A matter of keeping confidences

Roger Pearson looks at alegal to maintain privacy

Sisters Michelle and Lisa Taylor, cleared of murder two years ago, are waging a new legal battle, this time to preserve their privacy.

They have won a High Court pledge from a nightclub bouncer who campaigned for their release that he will not disclose confidential documents or information about them to the press.

Now the two are heading for a High Court showdown with Bernard O'Mahoney of Basildon, Essex, who they accuse of selling confidential information about them to the press.

Pending the full hearing of their claim, however, they have accepted an undertaking from O'Mahoney, not to infringe their copyright in any letters, notes, interview notes or other literary works written or produced by them. They accuse him of breach of their copyright in such material and breach of confidence.

In return for his undertaking not to sell or use information relating to the private lives of the sisters and their family, which they say was given to him in confidence, they have in turn agreed not to comment to the press about his relationship with their family and friends.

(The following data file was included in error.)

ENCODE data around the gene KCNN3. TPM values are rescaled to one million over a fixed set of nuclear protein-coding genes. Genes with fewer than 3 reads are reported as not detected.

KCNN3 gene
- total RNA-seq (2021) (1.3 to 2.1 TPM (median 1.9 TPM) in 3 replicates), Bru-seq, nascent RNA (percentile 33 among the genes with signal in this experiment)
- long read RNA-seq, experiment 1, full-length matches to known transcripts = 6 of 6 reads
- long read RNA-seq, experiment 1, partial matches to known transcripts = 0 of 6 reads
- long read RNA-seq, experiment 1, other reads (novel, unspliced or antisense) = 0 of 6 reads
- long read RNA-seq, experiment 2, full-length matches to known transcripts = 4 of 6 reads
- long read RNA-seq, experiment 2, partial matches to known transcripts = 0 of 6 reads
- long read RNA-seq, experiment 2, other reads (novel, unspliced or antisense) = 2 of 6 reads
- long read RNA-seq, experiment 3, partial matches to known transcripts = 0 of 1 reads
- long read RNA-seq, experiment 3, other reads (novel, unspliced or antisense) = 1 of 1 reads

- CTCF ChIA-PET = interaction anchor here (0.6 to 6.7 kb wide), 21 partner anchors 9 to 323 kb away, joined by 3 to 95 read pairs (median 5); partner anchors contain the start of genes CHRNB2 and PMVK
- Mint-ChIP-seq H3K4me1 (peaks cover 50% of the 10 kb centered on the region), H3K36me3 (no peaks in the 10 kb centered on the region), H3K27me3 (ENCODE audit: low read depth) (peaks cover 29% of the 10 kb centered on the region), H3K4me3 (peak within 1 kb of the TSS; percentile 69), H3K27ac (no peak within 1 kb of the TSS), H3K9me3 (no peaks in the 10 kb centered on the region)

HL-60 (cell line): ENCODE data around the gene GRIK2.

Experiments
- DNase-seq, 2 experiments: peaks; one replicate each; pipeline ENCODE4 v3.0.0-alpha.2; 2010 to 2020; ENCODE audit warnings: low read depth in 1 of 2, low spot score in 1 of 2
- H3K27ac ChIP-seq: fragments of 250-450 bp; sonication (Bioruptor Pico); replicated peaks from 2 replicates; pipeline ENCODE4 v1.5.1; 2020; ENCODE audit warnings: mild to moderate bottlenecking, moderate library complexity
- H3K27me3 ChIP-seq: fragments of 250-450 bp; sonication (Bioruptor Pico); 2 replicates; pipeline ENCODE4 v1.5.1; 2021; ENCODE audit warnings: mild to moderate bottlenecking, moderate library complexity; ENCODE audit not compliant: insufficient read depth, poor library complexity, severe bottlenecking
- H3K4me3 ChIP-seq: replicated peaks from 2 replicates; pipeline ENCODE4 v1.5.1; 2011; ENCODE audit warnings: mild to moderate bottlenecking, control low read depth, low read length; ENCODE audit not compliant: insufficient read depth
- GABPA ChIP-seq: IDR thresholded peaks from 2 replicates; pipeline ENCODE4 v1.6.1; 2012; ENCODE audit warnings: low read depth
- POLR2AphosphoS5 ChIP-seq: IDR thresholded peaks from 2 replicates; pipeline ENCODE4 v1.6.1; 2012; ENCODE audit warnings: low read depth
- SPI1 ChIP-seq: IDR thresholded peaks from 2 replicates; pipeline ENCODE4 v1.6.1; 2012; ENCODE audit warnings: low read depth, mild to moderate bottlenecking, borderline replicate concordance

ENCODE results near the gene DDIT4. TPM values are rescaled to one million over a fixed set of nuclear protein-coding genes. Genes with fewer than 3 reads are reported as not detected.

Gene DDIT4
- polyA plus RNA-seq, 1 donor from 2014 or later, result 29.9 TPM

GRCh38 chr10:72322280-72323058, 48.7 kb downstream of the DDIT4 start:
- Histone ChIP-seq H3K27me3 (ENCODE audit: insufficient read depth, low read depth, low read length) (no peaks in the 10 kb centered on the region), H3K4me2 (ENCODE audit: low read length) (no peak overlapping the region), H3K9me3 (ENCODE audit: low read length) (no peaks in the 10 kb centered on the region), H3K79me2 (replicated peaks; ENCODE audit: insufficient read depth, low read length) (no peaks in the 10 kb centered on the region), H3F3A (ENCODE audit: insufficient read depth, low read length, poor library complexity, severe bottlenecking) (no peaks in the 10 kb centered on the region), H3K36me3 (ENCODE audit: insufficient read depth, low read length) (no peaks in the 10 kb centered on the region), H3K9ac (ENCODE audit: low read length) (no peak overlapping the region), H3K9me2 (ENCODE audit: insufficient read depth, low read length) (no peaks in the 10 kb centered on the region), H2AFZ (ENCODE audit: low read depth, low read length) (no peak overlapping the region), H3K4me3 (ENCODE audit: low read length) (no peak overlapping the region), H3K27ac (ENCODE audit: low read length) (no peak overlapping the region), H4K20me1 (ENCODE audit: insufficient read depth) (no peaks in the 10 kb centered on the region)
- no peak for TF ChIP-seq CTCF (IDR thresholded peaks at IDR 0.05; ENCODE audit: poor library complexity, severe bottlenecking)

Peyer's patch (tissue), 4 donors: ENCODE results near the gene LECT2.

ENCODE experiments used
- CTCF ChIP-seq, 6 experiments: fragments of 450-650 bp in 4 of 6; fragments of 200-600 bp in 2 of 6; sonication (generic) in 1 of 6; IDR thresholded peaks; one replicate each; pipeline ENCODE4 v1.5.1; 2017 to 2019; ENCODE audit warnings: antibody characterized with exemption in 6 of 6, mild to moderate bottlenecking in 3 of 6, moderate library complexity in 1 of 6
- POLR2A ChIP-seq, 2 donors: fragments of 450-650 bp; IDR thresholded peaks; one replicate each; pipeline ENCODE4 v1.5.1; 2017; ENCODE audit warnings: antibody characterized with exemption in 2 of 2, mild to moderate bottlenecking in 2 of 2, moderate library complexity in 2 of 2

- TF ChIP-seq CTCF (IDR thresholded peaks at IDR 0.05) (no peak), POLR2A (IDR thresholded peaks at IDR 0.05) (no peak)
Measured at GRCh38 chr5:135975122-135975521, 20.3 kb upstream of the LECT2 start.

The sisters were freed from prison by the Appeal Court in June 1993 after serving 11 months of jail sentences imposed on them for murdering Alison Shaughnessy. Shaughnessy was stabbed 54 times outside her Battersea, south London, home in 1991.

Michelle Taylor had earlier had a relationship with Shaughnessy's husband. At the recent hearing, at which the undertakings were given, Mr Justice Carnwath was told by the sisters' counsel, John Baldwin QC, that the court action resulted from communications between O'Mahoney and the News of the World which were published on 28 May this year.

The story was later picked up by the South London Press and a further article appeared in the Daily Star.

For O'Mahoney, counsel Gavin Millar said that although a "truce" had been called it was in a war not actively waged by O'Mahoney. He said the newspaper articles were not instigated by O'Mahoney and he claimed that he did not have any documents which could give rise to complaints such as those made against him.

No date has yet been fixed for a full hearing of the case.